SRDR+: Moving systematic reviews forward.
SRDR+ is a free, powerful, easy to use tool for data extraction, management, and archival during systematic reviews.
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See how you can work with SRDR+
- Use SRDR+ as a free platform for extracting, archiving, and sharing data during systematic reviews and accessing shared data related to systematic reviews.
- Use SRDR+ for accessing data related to systematic reviews when producing guidelines and recommendation statements for their constituencies.
Educators & Librarians
- Use SRDR+ for instructing students and trainees in the best practices related to research methodology and evaluation.
- Use SRDR+ for quick reference to study data that are relevant to clinical questions based on systematic reviews.
- Use SRDR+ for quick reference to study data that are relevant to policy questions or recommendations based on systematic reviews.
More than just features
Create your systematic review project today
SRDR+ has a variety of features that make it the best place to conduct systematic reviews.
Access study data from published systematic reviews today.
Find and organize your data.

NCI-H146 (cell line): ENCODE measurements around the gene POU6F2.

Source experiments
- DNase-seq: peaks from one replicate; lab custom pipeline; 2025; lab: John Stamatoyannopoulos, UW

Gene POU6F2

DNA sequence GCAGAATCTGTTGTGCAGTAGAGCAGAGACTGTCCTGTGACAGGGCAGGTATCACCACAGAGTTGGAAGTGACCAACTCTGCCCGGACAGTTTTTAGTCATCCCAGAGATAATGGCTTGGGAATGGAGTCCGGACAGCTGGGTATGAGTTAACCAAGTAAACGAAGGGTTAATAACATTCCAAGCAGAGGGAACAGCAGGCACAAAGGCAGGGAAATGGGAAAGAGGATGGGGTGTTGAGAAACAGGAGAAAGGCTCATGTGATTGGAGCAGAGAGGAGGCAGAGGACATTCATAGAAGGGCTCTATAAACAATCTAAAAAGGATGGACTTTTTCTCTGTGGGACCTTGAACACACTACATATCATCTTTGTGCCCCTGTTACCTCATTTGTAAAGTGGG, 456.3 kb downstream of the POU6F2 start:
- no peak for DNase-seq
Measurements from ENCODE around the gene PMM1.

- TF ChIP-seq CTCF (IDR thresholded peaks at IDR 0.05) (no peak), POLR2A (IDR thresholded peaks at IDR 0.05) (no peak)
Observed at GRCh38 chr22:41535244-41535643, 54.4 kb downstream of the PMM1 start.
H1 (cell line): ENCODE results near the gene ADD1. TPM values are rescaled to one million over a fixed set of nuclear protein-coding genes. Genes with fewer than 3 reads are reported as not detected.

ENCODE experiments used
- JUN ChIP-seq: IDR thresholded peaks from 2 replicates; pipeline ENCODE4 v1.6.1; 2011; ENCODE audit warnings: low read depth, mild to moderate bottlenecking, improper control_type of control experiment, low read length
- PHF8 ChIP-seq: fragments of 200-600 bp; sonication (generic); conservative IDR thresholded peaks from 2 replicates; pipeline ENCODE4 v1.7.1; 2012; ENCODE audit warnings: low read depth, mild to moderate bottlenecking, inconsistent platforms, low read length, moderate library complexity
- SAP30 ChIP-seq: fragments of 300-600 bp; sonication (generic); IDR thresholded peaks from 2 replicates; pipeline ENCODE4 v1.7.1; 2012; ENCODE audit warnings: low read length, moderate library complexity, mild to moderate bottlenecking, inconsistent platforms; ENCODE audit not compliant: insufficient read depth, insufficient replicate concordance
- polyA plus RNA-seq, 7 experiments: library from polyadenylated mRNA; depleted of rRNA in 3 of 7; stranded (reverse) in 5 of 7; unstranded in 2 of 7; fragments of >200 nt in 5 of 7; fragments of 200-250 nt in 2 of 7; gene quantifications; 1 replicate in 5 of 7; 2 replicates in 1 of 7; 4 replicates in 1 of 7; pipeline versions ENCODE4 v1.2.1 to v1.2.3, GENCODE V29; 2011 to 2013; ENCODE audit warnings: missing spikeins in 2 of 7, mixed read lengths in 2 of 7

Leading professionals love SRDR+
“In my regard, SRDR is among the most relevant developments in recent years!”
Mathias Perleth, MPH
Board Treasurer, International Network of Agencies for Health Technology Assessment [INAHTA], Germany
“I like SRDR’s use of the Tabs and the separation by topic area of the Tabs; it allows for focus on sections of a paper at a time. SRDR is powerful and adaptable, provides a way to standardize diverse results, and provides structure.“
Christine Clifford, MHP
Project Director, Eunice Kennedy Shriver Center, University of Massachusetts Medical School, USA
“SRDR is one of the few data systems designed specifically for producing and archiving systematic reviews with the intention to share the data with the public. It’s extremely flexible and it allows users to design their forms (and data items on the forms) in a way that best suit their needs and workflow.”
Tianjing Li, MD, MHS, PhD
Director, Cochrane Eyes and Vision United States Satellite, Associate Professor, Johns Hopkins Bloomberg School of Public Health, USA
“The structure of SRDR lends itself well to teaching metacognitive processes associated with linking the discrete steps of the evidence analysis process. Another benefit is the flexibility of SRDR to handle diagnostic accuracy as well as etiology, treatment, and prognosis questions during systematic reviews.”
James Scott Parrott, PhD
Professor, Rutgers University School of Health Professions, USA